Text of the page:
An EGR butterfly valve 130 is mounted in EGR main passage 122 near the chamfered inlet end 132 thereof for pivotable movement with a valve shaft 134 connected by a suitable coupling device 136 tothe output shaft 138 of a servomechanism 140 including a DC torque motor (not shown) and output shaft transducer (not shown). Servomechanism 140 responds to a valve position command applied thereto on conductor 58 to effect movement of the EGR butterfly valve 130 intermediate a full open position wherein the plane of the butterfly valve 130 is substantially aligned with the axis of the main EGR passage 122 and a full closed position wherein the plane of the butterfly valve 130 substantially blocks flow therethrough, the actual position of the EGR butterfly valve 130 being indicated by an indicator dial 142 mounted on the output shaft 138 of servomechanism 140.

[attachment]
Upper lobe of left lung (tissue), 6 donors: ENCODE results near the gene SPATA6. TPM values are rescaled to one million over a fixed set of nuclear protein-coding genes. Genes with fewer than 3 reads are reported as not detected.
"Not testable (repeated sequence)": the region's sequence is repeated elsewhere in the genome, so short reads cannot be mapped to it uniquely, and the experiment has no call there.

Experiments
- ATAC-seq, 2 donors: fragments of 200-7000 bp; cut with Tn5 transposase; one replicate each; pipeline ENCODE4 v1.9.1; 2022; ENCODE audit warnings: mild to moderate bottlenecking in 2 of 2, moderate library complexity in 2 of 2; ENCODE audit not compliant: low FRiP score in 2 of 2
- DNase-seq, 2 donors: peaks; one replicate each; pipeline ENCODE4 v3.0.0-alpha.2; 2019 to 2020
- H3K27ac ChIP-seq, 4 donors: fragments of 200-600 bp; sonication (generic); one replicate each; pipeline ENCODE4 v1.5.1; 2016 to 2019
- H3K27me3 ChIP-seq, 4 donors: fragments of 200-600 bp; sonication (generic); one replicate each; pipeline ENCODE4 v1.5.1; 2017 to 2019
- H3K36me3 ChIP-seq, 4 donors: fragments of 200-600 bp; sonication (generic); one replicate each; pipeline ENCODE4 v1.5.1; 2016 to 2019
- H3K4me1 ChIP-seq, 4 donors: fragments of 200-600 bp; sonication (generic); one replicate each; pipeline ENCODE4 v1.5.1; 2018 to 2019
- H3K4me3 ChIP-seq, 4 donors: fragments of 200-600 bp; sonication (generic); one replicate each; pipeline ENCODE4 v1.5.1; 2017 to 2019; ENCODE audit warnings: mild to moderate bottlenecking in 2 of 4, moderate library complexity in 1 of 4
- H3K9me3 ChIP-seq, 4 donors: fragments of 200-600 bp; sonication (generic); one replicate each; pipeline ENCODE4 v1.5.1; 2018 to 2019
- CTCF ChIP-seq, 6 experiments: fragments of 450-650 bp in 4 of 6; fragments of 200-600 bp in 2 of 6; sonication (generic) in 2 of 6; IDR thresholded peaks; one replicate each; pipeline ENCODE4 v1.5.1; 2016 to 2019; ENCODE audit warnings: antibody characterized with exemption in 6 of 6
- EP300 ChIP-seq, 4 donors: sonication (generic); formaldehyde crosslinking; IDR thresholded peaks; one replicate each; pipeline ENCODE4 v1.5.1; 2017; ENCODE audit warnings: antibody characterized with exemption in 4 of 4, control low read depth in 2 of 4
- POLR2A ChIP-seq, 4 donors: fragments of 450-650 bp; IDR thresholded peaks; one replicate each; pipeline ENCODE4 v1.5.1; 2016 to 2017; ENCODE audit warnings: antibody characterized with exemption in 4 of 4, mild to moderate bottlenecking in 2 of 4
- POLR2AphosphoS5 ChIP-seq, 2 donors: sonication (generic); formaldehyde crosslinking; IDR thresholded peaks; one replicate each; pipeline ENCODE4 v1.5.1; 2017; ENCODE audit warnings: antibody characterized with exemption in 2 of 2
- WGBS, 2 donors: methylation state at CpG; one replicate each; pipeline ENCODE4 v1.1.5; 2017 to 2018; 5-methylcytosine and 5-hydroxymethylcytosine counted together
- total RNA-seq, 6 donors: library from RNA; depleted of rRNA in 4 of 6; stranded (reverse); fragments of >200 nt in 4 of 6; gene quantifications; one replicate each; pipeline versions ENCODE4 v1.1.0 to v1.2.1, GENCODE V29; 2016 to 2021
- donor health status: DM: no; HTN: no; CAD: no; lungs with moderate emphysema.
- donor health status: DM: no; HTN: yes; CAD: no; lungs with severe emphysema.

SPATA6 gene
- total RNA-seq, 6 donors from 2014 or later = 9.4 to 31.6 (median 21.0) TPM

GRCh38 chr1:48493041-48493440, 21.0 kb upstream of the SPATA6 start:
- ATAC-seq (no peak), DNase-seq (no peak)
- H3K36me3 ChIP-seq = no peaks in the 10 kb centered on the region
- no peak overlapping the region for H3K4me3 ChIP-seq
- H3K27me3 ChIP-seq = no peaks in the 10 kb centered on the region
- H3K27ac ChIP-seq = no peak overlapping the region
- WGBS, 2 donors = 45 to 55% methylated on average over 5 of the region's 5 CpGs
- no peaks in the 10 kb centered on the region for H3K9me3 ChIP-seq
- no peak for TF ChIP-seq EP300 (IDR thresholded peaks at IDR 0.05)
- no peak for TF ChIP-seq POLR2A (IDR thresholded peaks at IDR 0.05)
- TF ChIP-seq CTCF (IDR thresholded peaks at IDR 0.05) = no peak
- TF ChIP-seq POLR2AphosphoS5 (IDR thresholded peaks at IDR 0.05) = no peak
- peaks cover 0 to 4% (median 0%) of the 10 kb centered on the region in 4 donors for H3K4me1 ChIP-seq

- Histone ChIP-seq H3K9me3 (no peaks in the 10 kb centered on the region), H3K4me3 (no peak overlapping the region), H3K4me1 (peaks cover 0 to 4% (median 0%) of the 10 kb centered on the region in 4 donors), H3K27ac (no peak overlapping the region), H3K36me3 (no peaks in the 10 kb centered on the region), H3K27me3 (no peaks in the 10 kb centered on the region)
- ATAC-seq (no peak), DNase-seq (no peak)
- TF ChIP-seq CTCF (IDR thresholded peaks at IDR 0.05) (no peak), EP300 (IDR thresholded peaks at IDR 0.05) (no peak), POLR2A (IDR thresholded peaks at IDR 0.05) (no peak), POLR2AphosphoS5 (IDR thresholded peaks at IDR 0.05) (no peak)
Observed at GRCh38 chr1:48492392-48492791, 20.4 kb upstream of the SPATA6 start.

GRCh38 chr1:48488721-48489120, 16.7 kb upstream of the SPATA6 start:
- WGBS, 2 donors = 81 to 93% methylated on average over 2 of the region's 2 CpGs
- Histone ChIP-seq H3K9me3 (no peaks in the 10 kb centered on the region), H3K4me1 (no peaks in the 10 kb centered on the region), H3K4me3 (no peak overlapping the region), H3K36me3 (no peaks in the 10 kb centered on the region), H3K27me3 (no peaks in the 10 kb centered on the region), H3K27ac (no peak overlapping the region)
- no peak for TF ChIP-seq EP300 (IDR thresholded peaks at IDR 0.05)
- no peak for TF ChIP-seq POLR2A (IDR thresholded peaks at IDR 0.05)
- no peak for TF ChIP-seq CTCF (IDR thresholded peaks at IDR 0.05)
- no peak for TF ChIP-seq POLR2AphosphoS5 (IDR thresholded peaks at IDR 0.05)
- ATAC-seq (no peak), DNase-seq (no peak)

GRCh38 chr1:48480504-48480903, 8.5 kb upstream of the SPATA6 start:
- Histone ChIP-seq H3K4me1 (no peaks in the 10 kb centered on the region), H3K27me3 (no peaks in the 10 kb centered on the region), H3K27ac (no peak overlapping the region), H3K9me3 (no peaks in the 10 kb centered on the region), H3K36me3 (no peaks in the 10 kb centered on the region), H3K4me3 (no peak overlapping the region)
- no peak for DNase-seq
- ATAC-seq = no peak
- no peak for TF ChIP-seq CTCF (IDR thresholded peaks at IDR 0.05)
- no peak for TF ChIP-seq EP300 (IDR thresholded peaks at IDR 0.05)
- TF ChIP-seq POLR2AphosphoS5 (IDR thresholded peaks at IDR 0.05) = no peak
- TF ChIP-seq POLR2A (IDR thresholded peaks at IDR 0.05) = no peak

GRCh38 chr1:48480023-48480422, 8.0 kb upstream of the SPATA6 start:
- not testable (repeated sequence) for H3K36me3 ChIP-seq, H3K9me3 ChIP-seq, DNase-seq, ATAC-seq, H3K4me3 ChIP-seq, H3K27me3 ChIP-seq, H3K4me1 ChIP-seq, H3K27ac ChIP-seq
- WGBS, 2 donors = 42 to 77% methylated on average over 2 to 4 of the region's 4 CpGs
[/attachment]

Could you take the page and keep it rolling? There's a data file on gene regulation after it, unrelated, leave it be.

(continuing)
As may be better understood with reference to the electrical schematic illustrated in FIG. 4, filter and differentiator 44 comprises three filter stages comprising resistor capacitor combinations -Rl-C1, R2-C2, and R3-C3, in combination with a differentiator comprising an operational amplifier A1, feedback resistor R3, and capacitor C2. As describedin greaterdetail in the above referenced Taplin et al. application Ser. No. 249,440, the three filter stages have a common frequency break at about 20 radians per second on a log gain vs. log frequency plot and each such stage constitutes a lag type network having a transfer function characterized by l/('rs 1). Moreover, the differentiator has a lead type transfer function characterized by 'rs so that the signal on conductor 46 at the output of amplifier A1 varies with the first derivative, in this case the acceleration or deceleration, of the speed signal applied through differentiator input terminals T1.